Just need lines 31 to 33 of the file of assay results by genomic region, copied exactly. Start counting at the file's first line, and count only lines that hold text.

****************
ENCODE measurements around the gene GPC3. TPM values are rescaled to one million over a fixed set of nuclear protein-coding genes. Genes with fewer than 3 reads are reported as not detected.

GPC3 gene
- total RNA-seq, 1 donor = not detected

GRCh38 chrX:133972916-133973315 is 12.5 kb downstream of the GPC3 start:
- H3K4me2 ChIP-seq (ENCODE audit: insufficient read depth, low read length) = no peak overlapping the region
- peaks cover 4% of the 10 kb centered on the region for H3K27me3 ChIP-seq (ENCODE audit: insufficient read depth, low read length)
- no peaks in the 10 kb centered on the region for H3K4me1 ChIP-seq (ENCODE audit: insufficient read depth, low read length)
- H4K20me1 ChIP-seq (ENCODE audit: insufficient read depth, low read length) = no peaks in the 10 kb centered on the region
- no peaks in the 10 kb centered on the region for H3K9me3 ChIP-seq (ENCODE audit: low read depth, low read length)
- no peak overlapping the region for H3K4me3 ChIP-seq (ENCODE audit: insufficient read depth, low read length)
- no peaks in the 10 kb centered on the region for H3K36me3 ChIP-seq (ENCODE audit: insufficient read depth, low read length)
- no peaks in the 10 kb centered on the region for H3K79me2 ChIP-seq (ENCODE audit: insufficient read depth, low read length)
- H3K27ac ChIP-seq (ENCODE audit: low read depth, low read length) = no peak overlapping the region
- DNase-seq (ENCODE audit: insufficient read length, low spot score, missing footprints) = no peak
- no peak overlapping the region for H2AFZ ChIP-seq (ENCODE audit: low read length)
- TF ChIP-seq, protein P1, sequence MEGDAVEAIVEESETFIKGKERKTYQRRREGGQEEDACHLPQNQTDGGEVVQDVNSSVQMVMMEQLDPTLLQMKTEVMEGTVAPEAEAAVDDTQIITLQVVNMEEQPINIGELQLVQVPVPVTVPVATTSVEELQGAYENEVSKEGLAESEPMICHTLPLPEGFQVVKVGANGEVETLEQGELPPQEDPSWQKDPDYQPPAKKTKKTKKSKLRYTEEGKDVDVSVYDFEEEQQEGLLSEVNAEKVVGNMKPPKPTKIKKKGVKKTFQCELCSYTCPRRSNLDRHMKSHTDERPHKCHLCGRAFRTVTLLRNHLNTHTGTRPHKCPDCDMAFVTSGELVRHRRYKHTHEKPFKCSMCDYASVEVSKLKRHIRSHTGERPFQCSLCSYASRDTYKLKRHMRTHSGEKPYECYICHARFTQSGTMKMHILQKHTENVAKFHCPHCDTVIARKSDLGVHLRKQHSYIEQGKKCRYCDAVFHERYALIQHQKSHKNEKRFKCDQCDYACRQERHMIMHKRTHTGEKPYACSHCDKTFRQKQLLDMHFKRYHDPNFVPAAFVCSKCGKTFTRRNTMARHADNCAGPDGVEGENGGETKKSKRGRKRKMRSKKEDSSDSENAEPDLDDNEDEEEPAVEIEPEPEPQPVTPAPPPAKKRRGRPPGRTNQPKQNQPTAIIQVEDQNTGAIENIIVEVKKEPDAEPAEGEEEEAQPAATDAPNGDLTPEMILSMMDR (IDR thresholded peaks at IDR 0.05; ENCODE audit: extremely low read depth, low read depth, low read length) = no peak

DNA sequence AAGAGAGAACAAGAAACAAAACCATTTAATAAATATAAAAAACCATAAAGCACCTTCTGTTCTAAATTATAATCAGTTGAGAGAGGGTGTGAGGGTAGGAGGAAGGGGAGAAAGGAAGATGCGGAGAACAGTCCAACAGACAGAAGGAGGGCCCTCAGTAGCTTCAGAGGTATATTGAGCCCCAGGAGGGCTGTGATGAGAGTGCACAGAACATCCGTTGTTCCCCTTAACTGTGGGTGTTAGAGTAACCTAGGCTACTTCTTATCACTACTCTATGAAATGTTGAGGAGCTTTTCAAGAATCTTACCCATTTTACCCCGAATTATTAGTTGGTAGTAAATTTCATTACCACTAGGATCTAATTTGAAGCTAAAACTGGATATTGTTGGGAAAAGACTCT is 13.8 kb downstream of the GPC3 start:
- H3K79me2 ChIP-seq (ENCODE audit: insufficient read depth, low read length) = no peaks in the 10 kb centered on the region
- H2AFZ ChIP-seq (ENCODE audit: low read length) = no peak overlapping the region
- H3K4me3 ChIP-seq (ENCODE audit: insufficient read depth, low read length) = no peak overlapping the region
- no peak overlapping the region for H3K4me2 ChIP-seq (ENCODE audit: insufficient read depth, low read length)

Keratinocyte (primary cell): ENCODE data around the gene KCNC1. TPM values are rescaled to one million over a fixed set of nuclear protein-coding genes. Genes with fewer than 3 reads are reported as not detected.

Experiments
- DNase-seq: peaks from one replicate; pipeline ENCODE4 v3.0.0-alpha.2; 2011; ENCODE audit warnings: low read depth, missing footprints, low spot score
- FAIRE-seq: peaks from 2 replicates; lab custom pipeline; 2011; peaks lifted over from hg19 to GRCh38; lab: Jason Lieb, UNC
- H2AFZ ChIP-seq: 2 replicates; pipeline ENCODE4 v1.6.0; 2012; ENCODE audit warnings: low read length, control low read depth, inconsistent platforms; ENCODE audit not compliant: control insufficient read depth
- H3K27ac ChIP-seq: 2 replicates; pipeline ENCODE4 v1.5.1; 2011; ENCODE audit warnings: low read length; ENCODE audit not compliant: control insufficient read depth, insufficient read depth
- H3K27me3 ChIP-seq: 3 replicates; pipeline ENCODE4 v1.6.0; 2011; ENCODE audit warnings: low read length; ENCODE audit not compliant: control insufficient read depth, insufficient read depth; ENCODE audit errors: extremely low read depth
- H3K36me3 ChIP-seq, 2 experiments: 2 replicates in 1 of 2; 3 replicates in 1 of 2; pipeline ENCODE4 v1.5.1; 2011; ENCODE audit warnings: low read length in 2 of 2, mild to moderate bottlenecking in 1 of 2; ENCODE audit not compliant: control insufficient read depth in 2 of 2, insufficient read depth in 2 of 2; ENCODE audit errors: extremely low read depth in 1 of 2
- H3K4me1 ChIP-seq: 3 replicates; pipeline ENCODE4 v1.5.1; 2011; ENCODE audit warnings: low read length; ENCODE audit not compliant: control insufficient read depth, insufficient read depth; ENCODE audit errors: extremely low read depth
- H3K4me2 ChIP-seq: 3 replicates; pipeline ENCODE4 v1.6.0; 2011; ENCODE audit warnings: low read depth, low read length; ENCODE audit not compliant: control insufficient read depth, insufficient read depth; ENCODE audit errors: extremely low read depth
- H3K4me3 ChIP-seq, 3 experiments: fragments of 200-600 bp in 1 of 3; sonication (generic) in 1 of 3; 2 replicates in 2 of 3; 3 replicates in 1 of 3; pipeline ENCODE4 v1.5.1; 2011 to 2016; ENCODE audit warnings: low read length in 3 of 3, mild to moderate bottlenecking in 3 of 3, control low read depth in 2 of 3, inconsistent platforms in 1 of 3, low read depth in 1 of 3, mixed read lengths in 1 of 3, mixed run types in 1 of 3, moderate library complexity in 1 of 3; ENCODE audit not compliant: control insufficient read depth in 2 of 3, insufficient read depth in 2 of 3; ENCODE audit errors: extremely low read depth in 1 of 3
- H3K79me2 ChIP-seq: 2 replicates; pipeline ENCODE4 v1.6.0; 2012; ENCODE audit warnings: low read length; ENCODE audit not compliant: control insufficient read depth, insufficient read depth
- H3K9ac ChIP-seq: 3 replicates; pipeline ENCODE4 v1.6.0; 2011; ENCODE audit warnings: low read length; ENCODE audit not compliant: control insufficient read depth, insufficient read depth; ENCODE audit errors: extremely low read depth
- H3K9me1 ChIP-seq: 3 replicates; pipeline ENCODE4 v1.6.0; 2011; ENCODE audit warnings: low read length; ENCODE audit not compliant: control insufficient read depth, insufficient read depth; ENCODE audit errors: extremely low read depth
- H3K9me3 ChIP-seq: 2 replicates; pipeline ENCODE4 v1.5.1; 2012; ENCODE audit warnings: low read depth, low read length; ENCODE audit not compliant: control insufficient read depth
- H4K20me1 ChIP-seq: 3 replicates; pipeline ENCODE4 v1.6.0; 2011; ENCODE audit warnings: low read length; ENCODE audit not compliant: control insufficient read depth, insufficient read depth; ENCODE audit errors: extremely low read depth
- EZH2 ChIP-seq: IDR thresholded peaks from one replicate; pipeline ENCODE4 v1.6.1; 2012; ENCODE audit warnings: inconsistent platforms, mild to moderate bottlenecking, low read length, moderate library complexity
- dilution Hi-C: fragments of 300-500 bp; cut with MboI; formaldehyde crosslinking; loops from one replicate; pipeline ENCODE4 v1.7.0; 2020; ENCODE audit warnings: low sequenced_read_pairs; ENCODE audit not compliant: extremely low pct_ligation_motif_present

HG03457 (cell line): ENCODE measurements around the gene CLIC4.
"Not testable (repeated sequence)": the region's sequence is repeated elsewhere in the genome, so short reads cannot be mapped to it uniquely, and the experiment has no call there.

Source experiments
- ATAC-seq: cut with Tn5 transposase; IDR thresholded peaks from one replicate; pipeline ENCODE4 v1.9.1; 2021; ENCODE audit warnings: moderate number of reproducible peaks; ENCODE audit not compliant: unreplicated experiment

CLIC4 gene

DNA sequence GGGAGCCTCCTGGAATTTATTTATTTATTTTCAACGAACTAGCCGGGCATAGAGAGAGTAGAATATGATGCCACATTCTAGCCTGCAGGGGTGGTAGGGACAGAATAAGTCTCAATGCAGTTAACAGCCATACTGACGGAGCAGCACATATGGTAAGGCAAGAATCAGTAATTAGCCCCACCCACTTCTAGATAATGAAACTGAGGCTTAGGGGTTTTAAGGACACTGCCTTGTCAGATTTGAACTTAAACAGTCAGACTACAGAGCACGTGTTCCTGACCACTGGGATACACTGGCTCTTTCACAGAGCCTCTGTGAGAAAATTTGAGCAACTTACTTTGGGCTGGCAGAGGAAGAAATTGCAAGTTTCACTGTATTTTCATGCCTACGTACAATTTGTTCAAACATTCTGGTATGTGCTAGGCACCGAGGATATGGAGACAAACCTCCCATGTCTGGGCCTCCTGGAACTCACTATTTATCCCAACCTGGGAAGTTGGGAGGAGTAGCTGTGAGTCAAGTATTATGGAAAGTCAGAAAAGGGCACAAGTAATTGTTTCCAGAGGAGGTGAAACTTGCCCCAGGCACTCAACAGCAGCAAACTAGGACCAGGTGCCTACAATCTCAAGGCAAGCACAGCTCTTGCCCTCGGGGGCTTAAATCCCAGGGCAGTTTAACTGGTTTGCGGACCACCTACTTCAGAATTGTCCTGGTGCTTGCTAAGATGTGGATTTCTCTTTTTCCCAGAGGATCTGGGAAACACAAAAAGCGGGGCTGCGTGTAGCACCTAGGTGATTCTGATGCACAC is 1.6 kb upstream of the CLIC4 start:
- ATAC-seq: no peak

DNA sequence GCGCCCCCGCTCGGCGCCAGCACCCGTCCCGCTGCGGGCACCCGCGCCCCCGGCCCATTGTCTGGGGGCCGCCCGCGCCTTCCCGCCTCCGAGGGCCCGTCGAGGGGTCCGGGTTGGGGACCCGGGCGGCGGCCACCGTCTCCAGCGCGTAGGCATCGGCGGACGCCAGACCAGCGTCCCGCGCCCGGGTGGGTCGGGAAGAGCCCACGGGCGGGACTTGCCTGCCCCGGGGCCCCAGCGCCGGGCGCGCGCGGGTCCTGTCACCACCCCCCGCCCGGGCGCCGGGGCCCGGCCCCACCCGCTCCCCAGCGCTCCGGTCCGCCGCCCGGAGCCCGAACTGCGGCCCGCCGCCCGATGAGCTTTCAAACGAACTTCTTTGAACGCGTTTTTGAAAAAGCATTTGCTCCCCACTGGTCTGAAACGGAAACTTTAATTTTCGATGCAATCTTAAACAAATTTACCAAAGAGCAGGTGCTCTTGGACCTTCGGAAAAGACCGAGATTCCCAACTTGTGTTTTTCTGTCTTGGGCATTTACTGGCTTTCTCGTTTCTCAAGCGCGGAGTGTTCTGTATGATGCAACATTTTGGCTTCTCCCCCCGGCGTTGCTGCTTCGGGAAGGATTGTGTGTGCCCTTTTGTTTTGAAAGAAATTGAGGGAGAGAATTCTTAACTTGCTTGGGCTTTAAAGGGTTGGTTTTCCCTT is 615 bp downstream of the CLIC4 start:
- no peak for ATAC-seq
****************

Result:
- H3K4me2 ChIP-seq: 3 replicates; pipeline ENCODE4 v1.6.0; 2011; ENCODE audit warnings: low read depth, low read length; ENCODE audit not compliant: control insufficient read depth, insufficient read depth; ENCODE audit errors: extremely low read depth
- H3K4me3 ChIP-seq, 3 experiments: fragments of 200-600 bp in 1 of 3; sonication (generic) in 1 of 3; 2 replicates in 2 of 3; 3 replicates in 1 of 3; pipeline ENCODE4 v1.5.1; 2011 to 2016; ENCODE audit warnings: low read length in 3 of 3, mild to moderate bottlenecking in 3 of 3, control low read depth in 2 of 3, inconsistent platforms in 1 of 3, low read depth in 1 of 3, mixed read lengths in 1 of 3, mixed run types in 1 of 3, moderate library complexity in 1 of 3; ENCODE audit not compliant: control insufficient read depth in 2 of 3, insufficient read depth in 2 of 3; ENCODE audit errors: extremely low read depth in 1 of 3
- H3K79me2 ChIP-seq: 2 replicates; pipeline ENCODE4 v1.6.0; 2012; ENCODE audit warnings: low read length; ENCODE audit not compliant: control insufficient read depth, insufficient read depth